Personal Finance: what’s behind credit?

Make your dreams come true without falling into bankruptcy

 Personal Finance: what’s behind credit?

Leer en Español: Finanzas Personales: haga lo mejor de su crédito

Our economy is based on transactions and these are carried out either by cash or credit. Every transaction pays for someone else’s work, which ends up feeding families on the other end of the economy. Therefore, our economies are inter-connected.

Today’s Colombian economy seems to be becoming close to a financial position it doesn’t want to be in; the long-term debt cycle is ending, which means that the Colombian productivity has reached its minimum levels as oil prices have fallen and the Colombian Central Bank’s interest rates keep dropping without substantial changes in consumption.

The recent national tax reform has cut private spending while credit defaults remain on the rise. A big portion of the situation is pinned on the Colombians’ lack of financial education regarding the proper procedure to manage credit.

Basic knowledge for obtaining

Make sure you understand the difference between investment and consumption. Buying a car is not an investment unless it will generate monetary returns. Any purchase whose balance generates a cost is not an investment, it’s consumption.

Taking credits for consumption is risky as it implies buying an object for a higher price for the sake of having it immediately. Taking on any sort of credit means your purchasing power will decrease for the following months until payments are completed. Beware of impulse-driven blind consumption as it could deeply affect your future.

On the other hand, the rule of thumb on credit for investment dictates that credit is a good business if the capital obtained can be invested in an asset that will return at least the principal and the sum of the accumulated interests by the time the realization is done.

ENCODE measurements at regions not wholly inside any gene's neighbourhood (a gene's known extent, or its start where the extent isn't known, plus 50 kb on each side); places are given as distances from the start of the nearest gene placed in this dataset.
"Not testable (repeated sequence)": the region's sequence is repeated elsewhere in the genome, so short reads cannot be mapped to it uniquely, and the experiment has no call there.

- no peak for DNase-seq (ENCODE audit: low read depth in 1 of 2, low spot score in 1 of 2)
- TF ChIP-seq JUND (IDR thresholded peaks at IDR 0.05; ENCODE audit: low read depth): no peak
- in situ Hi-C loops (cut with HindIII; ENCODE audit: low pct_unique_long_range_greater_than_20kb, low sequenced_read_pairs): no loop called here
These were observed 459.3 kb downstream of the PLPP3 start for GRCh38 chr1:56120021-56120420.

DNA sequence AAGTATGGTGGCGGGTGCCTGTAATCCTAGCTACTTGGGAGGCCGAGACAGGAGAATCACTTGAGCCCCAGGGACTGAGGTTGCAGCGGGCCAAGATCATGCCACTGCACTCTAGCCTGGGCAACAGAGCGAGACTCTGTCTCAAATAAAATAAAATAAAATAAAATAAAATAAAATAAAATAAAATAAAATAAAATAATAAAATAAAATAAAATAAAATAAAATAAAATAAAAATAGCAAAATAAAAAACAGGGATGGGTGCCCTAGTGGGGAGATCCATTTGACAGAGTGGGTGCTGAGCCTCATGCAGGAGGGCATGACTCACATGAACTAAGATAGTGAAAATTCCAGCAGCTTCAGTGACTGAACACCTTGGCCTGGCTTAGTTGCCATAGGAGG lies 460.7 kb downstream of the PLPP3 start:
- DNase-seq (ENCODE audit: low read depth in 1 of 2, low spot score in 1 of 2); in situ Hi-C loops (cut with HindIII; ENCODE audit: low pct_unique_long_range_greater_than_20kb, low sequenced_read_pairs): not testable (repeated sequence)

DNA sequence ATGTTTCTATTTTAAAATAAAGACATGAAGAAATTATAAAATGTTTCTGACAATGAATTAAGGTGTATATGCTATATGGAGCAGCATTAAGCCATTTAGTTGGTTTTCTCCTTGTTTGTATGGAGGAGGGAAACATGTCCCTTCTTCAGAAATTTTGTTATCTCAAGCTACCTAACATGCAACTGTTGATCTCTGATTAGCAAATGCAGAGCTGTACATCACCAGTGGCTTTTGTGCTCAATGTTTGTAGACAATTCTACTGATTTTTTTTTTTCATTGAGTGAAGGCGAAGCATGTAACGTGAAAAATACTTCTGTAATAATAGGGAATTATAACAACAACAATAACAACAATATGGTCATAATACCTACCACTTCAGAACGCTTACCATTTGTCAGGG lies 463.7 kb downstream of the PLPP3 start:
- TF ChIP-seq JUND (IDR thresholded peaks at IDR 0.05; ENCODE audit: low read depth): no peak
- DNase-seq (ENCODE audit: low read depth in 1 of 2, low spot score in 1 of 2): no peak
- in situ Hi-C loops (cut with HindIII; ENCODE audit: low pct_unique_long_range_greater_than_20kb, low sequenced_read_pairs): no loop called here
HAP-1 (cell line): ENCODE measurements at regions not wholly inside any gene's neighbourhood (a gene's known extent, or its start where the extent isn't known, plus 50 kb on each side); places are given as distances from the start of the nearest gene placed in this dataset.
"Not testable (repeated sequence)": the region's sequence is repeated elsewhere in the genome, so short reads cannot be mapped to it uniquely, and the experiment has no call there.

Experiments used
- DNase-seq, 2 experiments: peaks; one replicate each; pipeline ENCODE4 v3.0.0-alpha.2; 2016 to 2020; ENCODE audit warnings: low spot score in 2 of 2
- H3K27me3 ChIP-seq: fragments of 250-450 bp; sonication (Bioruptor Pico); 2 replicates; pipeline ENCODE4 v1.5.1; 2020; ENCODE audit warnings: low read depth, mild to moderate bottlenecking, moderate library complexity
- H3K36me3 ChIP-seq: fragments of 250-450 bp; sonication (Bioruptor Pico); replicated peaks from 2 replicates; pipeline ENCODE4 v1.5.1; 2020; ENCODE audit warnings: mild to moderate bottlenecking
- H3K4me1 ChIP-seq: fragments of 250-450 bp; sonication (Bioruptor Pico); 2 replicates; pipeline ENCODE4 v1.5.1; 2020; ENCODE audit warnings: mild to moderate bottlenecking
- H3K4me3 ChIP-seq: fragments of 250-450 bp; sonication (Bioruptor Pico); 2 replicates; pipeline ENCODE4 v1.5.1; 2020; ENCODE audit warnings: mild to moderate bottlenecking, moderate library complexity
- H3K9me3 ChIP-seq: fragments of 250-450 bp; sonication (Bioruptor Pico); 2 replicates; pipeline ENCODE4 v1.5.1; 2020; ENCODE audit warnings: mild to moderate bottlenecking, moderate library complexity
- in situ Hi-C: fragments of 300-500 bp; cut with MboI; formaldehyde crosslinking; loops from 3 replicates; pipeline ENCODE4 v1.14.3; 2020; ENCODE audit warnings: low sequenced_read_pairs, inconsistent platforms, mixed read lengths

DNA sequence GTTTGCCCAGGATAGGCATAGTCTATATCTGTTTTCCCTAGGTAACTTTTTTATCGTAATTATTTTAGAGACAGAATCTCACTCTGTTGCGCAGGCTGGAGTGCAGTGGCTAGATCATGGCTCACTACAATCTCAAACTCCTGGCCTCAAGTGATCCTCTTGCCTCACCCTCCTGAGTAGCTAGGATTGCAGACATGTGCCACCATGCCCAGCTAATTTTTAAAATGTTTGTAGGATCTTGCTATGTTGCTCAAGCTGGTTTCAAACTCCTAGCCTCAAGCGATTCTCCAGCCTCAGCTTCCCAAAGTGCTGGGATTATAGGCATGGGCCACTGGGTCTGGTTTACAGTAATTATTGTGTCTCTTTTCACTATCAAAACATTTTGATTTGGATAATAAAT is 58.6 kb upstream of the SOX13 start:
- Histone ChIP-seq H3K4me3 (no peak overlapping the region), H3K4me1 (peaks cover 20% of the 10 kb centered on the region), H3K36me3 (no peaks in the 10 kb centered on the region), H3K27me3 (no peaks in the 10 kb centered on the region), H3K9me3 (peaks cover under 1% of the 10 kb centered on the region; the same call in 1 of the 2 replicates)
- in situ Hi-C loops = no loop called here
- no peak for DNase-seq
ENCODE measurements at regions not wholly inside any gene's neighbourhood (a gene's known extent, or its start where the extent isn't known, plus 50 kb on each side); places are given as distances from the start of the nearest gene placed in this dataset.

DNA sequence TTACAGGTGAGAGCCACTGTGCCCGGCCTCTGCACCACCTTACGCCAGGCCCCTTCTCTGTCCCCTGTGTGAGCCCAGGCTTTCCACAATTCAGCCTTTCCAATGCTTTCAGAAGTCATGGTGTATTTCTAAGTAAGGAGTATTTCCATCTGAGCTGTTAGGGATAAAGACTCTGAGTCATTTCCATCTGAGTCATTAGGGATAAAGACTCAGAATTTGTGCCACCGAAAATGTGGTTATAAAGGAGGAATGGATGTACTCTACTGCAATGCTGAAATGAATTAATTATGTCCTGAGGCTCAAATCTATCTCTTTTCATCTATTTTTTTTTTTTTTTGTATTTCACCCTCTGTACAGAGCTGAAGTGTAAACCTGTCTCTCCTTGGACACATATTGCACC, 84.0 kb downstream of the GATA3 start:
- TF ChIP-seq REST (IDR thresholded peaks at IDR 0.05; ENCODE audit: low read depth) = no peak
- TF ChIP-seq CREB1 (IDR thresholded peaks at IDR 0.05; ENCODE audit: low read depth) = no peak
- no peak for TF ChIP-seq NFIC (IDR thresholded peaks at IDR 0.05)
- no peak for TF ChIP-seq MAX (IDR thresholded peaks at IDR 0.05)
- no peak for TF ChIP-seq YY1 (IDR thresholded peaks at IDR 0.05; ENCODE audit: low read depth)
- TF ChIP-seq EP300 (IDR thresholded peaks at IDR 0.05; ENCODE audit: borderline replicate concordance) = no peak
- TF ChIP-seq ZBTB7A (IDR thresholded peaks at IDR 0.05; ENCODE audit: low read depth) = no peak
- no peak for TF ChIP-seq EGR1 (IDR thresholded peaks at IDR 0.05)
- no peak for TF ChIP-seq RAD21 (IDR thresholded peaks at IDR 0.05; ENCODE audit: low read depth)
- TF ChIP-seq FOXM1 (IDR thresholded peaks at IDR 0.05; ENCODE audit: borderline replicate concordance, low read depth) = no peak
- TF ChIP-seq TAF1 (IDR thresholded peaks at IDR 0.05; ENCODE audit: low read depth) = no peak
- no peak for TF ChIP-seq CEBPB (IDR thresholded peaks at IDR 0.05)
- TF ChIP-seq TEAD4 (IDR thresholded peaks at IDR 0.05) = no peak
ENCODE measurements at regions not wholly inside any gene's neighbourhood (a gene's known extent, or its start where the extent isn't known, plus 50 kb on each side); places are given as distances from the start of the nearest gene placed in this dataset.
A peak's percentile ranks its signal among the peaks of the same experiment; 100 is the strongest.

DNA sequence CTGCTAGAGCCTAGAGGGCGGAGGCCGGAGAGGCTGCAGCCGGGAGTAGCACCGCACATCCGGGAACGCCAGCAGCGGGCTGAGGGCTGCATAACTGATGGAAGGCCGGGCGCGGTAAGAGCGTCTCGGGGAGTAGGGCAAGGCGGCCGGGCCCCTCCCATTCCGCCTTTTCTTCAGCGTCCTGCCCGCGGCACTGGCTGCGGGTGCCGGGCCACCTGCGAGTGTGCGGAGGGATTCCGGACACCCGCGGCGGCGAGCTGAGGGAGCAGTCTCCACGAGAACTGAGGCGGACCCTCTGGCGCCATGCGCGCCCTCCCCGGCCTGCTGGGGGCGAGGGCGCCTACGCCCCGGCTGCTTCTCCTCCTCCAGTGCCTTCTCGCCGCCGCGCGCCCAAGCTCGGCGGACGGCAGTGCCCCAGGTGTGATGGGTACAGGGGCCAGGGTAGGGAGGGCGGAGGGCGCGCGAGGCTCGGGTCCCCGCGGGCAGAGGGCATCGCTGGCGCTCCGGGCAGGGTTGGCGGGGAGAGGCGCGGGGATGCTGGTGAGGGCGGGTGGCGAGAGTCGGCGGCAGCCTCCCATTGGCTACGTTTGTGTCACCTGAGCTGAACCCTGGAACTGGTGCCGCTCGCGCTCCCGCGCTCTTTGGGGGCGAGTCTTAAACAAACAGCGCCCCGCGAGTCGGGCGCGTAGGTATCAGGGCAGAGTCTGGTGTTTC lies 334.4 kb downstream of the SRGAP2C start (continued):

After you thought about it, head to the bank and try to bargain for the minimum interest rate. Interest rates accumulate either monthly or annually over the amount of money given. Due to the accumulative nature of credit, failing to pay a month’s bill will increase the interests for the next month.

Another important decision is to determine the optimal number of months you’ll take in order to pay off your debt. Moving for shorter payment times will reduce the total amount you’ll end up paying; by increasing the number of months, you will be paying more money for the amount given.

Finally, make sure you look over every bank statement as everybody can make a mistake. You could be losing money. If it was you who made a financial mistake and find yourself in a tight situation then write a letter to your bank asking for extended payment times or a new interest rate. Banks will listen if you’re polite.

Credit works well for emergencies, therefore, having a good credit score is a positive way to be prepared for any inconvenience.  Keep your score high by paying off your credit card on time twice a month, use your card as little as you can, and ask for higher credit limits constantly.

Managing credit implies self-control and discipline. Always think before you buy and never miss a payment.


Latin American Post | David Eduardo Rodríguez Acevedo

Copy edited by Susana Cicchetto

We use cookies to improve our website. By continuing to use this website, you are giving consent to cookies being used. More details…